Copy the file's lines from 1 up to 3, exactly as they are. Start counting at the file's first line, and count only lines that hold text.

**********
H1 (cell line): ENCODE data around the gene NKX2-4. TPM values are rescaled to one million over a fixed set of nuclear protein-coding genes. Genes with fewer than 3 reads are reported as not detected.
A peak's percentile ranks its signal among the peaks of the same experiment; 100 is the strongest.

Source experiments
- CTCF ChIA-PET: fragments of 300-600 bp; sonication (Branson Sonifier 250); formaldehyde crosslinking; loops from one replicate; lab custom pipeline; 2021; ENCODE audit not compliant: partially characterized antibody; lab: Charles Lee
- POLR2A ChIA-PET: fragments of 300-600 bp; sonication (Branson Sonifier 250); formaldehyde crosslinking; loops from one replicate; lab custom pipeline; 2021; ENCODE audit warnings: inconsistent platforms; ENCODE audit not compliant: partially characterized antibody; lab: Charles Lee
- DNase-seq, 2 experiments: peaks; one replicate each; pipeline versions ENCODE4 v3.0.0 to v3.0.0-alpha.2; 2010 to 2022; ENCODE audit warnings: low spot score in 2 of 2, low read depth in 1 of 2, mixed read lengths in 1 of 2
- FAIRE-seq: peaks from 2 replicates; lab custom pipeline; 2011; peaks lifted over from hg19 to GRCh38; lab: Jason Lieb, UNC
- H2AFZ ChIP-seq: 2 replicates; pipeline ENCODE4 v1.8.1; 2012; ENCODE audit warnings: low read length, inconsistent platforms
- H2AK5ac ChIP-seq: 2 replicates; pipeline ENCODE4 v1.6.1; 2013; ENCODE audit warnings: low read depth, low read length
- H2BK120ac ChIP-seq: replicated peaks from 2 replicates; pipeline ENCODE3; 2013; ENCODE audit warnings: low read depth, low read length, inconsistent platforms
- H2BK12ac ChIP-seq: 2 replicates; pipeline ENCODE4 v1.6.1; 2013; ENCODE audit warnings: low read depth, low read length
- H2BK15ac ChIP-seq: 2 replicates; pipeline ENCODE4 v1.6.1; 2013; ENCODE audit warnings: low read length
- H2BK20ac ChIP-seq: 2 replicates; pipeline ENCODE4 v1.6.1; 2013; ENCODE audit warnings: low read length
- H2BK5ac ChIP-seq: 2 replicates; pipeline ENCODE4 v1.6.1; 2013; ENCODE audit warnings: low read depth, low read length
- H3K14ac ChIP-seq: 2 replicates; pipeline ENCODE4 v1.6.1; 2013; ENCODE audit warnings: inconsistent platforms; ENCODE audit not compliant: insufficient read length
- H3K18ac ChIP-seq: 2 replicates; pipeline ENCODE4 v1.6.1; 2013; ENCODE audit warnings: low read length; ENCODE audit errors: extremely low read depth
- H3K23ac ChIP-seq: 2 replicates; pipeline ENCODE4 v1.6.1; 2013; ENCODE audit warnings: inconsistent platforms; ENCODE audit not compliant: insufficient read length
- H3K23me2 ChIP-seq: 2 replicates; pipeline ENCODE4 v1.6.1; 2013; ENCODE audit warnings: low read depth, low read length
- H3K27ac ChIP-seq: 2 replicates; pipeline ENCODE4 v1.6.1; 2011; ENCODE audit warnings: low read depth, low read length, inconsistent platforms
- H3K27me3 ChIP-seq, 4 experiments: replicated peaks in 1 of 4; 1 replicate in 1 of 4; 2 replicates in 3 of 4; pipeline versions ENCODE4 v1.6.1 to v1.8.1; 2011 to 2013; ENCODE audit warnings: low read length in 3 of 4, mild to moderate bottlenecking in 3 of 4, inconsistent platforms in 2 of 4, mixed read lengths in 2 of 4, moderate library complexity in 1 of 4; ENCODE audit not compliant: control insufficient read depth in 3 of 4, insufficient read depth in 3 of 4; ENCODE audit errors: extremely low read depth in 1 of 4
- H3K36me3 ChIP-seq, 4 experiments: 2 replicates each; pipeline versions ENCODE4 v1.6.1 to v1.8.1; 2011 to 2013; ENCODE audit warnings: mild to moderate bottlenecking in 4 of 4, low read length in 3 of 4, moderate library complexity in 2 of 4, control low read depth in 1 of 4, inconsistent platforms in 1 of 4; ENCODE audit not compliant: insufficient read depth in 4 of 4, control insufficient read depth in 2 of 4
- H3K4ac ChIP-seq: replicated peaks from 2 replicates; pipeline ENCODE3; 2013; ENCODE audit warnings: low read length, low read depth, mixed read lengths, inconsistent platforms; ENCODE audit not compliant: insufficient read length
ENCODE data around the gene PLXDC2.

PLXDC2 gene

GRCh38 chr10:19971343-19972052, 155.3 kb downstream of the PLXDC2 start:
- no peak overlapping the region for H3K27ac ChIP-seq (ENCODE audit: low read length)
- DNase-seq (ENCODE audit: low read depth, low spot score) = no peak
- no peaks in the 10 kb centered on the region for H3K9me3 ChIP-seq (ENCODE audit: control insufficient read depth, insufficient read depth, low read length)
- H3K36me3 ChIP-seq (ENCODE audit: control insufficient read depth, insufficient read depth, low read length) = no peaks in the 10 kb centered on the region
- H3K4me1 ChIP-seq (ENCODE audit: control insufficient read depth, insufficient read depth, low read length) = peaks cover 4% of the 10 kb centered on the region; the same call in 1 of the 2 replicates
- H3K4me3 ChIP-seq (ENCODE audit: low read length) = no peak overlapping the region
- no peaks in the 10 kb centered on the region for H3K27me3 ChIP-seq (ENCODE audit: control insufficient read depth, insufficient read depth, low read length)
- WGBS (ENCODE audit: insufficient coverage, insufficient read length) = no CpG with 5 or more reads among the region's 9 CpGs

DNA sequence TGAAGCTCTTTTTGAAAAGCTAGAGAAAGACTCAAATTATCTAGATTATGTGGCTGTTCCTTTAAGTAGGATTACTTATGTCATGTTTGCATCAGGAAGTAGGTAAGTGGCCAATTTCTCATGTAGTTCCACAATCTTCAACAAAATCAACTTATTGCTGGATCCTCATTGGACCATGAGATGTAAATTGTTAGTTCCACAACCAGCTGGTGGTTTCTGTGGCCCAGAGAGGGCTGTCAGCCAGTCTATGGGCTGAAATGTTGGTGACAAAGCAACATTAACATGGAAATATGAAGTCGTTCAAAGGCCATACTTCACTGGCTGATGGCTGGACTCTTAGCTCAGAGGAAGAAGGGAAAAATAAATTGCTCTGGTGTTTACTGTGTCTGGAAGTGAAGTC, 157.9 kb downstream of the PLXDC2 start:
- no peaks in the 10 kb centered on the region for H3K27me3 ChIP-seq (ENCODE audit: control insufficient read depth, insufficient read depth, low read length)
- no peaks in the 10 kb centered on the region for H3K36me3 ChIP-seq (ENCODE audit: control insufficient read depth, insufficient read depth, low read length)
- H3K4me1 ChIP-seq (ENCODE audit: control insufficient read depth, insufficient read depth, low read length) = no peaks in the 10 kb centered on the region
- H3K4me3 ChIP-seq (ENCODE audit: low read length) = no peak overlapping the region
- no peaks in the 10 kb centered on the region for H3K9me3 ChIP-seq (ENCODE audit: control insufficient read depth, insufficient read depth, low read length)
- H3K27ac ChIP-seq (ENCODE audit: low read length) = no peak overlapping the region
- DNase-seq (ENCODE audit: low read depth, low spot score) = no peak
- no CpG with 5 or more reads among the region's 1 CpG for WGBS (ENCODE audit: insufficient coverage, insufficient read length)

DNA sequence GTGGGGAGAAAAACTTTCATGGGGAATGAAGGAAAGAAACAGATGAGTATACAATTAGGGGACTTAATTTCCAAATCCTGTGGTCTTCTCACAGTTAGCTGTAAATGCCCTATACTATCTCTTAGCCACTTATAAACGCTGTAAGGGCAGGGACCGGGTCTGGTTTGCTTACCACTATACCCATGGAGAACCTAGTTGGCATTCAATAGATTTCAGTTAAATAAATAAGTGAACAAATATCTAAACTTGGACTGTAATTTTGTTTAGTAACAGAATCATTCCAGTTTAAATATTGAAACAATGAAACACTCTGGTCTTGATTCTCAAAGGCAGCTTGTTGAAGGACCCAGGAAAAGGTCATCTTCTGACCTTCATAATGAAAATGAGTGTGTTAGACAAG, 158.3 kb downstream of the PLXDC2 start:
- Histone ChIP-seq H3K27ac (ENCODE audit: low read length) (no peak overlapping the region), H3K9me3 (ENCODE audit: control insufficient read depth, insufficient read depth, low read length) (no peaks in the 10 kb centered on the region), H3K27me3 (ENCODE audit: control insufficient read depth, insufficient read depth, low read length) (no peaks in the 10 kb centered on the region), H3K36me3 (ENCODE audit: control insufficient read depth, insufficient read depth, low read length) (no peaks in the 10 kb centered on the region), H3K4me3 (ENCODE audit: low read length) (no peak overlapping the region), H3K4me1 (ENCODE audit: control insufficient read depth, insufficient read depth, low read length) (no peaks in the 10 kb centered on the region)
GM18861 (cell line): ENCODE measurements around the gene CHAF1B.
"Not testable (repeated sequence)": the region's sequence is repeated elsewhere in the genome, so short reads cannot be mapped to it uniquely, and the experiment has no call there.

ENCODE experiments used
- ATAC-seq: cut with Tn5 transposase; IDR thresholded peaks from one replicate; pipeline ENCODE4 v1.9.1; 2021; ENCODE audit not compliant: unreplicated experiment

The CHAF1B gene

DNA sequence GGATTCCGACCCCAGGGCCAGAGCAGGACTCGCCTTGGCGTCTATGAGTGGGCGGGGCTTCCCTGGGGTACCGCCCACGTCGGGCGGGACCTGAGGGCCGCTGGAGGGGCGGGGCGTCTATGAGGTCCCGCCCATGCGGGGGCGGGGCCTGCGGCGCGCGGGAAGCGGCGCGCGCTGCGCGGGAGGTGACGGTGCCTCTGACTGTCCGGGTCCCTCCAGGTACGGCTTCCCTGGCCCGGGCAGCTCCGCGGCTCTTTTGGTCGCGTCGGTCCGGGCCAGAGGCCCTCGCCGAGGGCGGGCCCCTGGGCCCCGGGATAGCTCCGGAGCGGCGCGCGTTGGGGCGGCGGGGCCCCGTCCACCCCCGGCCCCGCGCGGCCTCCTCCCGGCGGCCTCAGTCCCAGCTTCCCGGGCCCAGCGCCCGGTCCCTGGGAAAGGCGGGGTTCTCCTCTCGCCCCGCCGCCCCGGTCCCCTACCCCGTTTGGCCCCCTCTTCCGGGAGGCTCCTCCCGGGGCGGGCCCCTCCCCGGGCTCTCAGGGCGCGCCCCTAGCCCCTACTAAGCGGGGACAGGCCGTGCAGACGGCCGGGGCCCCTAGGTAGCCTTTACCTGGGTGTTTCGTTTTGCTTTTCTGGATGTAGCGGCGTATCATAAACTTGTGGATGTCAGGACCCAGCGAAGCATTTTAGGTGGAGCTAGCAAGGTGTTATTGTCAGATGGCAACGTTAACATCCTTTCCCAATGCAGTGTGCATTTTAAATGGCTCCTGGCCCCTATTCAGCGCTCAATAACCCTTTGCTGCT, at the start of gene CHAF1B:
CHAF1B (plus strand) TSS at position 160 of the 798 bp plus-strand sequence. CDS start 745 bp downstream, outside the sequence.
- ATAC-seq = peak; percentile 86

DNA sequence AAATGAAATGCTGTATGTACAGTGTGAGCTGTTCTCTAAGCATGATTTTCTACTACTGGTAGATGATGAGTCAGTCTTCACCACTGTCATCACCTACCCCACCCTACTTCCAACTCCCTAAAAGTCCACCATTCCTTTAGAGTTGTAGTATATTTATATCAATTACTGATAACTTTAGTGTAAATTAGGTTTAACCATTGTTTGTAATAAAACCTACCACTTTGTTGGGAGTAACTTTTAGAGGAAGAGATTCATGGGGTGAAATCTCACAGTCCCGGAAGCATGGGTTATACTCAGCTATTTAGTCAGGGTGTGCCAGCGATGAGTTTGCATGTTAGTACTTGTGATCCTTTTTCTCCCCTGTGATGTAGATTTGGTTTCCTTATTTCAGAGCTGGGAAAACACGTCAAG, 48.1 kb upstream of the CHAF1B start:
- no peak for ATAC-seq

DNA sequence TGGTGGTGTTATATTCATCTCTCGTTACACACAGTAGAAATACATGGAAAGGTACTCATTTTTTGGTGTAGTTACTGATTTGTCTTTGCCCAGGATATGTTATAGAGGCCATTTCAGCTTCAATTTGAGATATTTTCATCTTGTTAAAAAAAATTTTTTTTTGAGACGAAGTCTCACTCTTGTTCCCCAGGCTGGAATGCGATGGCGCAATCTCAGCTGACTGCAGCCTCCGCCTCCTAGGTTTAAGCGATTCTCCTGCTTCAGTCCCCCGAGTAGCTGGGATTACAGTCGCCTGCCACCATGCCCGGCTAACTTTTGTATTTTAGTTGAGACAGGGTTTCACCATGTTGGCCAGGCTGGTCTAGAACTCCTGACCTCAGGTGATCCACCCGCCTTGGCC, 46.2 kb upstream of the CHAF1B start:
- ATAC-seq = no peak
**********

H1 (cell line): ENCODE data around the gene NKX2-4. TPM values are rescaled to one million over a fixed set of nuclear protein-coding genes. Genes with fewer than 3 reads are reported as not detected.
A peak's percentile ranks its signal among the peaks of the same experiment; 100 is the strongest.

Source experiments